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Governments anticipating longer life spans should invest in continuing education opportunities for adults. Around the world, the people who are able to complete more years of schooling tend to live healthier and longer lives, regardless of their country’s level of development. Schooling develops basic cognitive functions like reading, writing, and communicating, and can help people think logically, critically analyse data, solve problems, and put planning into practice. Higher education is often the key to stable and well-paid jobs, which in turn help pay for nutritious food, better-quality housing, and high-quality medical care. In addition, education can promote healthy lifestyles; highly-educated people tend to use their knowledge and skills to access information that helps them avoid health-related risks and adopt behaviour such as quitting smoking, reducing alcohol intake, and getting physical exercise. In addition, education can provide socio-psychological resources that aid health and extend longevity. Investing in education systems improves health at the population level and education rates generally, and literacy rates have been increasing worldwide. One reason for this is the better nutrition and disease prevention that prolong lives, while also lowering student absences and raising enrolment rates and completion levels - though rates of schooling vary tremendously by region. For example, people in North America, Japan, South Korea, Israel, Australia, New Zealand and most of western Europe and Scandinavia generally complete about 13 years of schooling. Meanwhile people in most of Central and parts of South America complete about seven years of schooling, and people in sub-Saharan African complete about four years. These early education gaps translate to troubling gaps during adulthood. The OECD survey of adult skills found that countries where people have relatively more years of schooling also have higher general rates of numeracy and literacy, and more prevalent problem-solving skills among adults (and correspondingly higher wages). Fortunately, life-long learning is now more accessible than ever. Online and hybrid models abound, with millions of students having been enrolled in online classes even before the advent of COVID-19. These help re-skill workers as job markets change; research indicates that training for older learners enhances their self-efficacy, strengthens cognitive and emotional capacities, and has immediate relevance. Since schooling around the world tends to be largely financed with public resources, governments anticipating greater longevity should be cognizant of the importance of continuing education in helping people live longer, healthier lives.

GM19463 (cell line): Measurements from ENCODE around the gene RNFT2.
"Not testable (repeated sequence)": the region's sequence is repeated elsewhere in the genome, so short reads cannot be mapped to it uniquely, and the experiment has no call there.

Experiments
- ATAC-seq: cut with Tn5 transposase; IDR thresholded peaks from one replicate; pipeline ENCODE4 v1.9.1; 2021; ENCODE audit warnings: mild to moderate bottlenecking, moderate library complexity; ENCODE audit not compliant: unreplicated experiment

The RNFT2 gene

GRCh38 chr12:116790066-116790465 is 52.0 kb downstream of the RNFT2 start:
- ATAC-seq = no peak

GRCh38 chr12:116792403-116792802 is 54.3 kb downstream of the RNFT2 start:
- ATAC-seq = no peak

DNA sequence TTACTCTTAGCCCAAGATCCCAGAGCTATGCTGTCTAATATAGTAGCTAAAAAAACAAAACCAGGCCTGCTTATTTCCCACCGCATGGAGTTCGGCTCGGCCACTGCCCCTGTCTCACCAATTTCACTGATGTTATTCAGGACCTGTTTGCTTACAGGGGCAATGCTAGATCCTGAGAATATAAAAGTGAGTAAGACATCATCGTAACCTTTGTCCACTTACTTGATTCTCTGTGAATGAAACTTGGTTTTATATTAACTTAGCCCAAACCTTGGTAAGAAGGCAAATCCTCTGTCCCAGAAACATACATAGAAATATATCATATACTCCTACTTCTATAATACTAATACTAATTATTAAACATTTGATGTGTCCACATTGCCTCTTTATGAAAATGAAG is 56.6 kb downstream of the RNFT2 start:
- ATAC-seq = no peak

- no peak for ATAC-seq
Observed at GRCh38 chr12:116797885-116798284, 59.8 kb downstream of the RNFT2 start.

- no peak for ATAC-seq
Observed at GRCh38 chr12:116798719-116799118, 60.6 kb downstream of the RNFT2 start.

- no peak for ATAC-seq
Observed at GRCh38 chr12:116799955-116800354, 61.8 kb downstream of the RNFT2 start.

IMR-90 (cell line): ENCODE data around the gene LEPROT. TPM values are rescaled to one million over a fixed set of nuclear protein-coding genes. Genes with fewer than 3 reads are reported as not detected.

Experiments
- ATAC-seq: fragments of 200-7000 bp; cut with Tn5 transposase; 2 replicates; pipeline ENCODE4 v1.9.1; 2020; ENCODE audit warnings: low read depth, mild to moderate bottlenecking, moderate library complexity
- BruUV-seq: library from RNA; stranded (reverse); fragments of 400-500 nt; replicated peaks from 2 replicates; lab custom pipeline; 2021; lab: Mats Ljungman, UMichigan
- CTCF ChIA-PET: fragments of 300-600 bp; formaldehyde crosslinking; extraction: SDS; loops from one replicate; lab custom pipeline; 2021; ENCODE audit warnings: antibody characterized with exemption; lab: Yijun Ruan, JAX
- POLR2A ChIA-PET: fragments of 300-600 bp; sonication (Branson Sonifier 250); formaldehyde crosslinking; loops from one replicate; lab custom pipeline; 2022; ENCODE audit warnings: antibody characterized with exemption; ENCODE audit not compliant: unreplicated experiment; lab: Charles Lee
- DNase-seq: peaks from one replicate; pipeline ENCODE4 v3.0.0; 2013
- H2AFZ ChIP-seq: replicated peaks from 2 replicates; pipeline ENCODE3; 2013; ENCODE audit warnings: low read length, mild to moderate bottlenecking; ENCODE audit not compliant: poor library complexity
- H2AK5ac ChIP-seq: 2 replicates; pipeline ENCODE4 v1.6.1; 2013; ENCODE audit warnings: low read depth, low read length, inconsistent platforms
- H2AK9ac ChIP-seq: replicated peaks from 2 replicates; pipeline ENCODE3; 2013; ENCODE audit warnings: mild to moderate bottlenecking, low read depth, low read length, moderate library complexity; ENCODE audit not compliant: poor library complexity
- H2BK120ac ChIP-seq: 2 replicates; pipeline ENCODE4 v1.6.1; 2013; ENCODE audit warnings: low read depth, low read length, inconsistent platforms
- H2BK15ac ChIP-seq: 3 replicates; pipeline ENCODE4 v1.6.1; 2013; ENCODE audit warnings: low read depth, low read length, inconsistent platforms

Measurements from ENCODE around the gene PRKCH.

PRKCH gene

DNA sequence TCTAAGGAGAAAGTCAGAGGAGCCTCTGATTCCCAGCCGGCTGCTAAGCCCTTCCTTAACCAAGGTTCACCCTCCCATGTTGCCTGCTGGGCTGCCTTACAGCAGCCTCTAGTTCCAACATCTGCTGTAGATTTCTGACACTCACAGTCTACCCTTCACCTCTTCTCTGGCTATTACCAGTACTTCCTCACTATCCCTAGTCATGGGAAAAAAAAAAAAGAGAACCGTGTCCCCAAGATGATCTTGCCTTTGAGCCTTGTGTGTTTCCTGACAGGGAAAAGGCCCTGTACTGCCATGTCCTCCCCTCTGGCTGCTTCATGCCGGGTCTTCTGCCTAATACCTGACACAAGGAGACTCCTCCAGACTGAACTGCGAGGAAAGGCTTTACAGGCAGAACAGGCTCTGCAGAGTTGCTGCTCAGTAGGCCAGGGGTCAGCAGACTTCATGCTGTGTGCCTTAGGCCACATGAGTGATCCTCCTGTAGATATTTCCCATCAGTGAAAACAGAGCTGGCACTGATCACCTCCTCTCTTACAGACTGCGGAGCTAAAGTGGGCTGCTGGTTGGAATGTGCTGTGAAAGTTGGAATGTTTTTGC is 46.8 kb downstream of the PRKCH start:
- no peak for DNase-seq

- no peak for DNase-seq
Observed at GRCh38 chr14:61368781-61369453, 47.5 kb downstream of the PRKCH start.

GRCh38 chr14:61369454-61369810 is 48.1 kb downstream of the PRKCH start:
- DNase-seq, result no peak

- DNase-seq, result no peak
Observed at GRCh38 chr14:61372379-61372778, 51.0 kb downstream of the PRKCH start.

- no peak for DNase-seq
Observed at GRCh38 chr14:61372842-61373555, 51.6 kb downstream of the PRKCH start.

Longevity and Education


Increasing Impact of Ageing